Data-driven Task-level Parallelism - 2023.2 English

Vitis High-Level Synthesis User Guide (UG1399)

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2023.2 English

Data-driven task-level parallelism uses a task-channel modeling style that requires you to statically instantiate and connect tasks and channels explicitly. The tasks are not controlled by any function call/return semantics but rather are always running waiting for data on their input stream. Tasks in this modeling style typically only have stream type inputs and outputs. However, you can introduce unsynchronized pointer to arrays and scalar I/O in the TLP design as desscribed in Un-synchronized I/O in Data-Driven TLP.

Data-driven TLP models are tasks that execute when there is data to be processed. In Vitis HLS C-simulation used to be limited to seeing only the sequential semantics and behavior. With the data-driven model it is possible during simulation to see the concurrent nature of parallel tasks and their interactions via the FIFO channels.

Implementing data-driven TLP in the Vitis HLS tool uses simple classes for modeling tasks ( hls::task ) and channels ( hls::stream/hls::stream_of_blocks )

Important: While Vitis HLS supports hls::tasks for a top-level function, you cannot use hls::stream_of_blocks for interfaces in top-level functions.

Consider the simple task-channel example shown below:

#include "test.h"
void splitter(hls::stream<int> &in, hls::stream<int> &odds_buf, hls::stream<int> &evens_buf) {
    int data =;
    if (data % 2 == 0)
void odds(hls::stream<int> &in, hls::stream<int> &out) {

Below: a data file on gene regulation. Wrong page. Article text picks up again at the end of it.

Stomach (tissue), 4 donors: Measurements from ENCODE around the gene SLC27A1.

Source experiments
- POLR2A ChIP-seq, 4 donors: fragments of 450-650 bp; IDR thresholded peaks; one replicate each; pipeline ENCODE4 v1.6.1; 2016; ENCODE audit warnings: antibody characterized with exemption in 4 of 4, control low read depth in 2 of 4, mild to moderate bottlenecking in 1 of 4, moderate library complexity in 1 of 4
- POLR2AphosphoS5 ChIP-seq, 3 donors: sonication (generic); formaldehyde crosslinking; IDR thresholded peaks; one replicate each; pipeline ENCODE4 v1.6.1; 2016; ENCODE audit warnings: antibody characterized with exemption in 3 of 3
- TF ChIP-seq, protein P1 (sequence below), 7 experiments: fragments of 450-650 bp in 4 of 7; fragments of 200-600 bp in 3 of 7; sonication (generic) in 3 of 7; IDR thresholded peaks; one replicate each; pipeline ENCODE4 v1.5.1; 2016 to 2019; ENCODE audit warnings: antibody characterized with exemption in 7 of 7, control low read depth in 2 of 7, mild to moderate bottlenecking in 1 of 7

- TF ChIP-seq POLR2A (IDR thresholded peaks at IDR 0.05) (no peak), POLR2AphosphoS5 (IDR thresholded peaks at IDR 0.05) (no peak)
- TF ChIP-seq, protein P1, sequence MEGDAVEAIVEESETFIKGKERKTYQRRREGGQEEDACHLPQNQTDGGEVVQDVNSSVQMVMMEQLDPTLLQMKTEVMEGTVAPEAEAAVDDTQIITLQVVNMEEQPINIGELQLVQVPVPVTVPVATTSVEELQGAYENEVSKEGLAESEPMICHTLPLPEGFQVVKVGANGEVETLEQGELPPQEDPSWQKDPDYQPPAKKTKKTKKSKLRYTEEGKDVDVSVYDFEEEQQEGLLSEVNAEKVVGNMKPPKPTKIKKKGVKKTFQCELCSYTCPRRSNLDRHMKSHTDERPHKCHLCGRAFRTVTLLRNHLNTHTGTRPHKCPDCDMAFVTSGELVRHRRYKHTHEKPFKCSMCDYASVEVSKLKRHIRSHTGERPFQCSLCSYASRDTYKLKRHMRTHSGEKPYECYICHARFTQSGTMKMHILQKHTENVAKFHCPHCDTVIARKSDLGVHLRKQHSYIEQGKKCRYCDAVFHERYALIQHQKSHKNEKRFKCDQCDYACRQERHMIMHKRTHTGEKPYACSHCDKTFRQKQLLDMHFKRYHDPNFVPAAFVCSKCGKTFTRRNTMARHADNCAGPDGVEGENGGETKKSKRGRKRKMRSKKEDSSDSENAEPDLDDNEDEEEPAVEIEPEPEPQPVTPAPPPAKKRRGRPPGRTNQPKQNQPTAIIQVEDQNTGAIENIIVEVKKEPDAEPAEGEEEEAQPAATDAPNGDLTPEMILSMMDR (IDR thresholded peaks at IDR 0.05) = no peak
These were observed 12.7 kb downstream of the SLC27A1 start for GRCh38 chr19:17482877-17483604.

out.write( + 1);
void evens(hls::stream<int> &in, hls::stream<int> &out) {
    out.write( + 2);
void odds_and_evens(hls::stream<int> &in, hls::stream<int> &out1, hls::stream<int> &out2) {
    hls_thread_local hls::stream<int> s1; // channel connecting t1 and t2      
    hls_thread_local hls::stream<int> s2; // channel connecting t1 and t3
    // t1 infinitely runs function splitter, with input in and outputs s1 and s2 
    hls_thread_local hls::task t1(splitter, in, s1, s2); 
    // t2 infinitely runs function odds, with input s1 and output out1
    hls_thread_local hls::task t2(odds, s1, out1); 
    // t3 infinitely runs function evens, with input s2 and output out2 
    hls_thread_local hls::task t3(evens, s2, out2); 

The special hls::task C++ class is:

  • A new object declaration in your source code that requires a special qualifier. The hls_thread_local qualifier is required to keep the object (and the underlying thread) alive across multiple calls of the instantiating function (odds_and_evens in the example).

    The hls_thread_local qualifier is only required to ensure that the C simulation of the data-driven TLP model exhibits the same behavior as the RTL simulation. In the RTL, these functions are already in always running mode once started. In order to ensure the same behavior during C Simulation, the hls_thread_local qualifier is required to ensure that each task is started only once and keeps the same state even when called multiple times. Without the hls_thread_local qualifier, each new invocation of the function would result in a new state.

  • Task objects implicitly manage a thread that runs a function infinitely, passing to it a set of arguments that must be either hls::stream or hls::stream_of_blocks
    Tip: No other types of arguments are supported. In particular, even constant values cannot be passed as function arguments. If constants need to be passed to the task's body, define the function as a templated function and pass the constant as a template argument to this templated function.
  • The supplied function (splitter/odds/evens in the example above) is called the task body, and it has an implicit infinite loop wrapped around it to ensure that the task keeps running and waiting on input.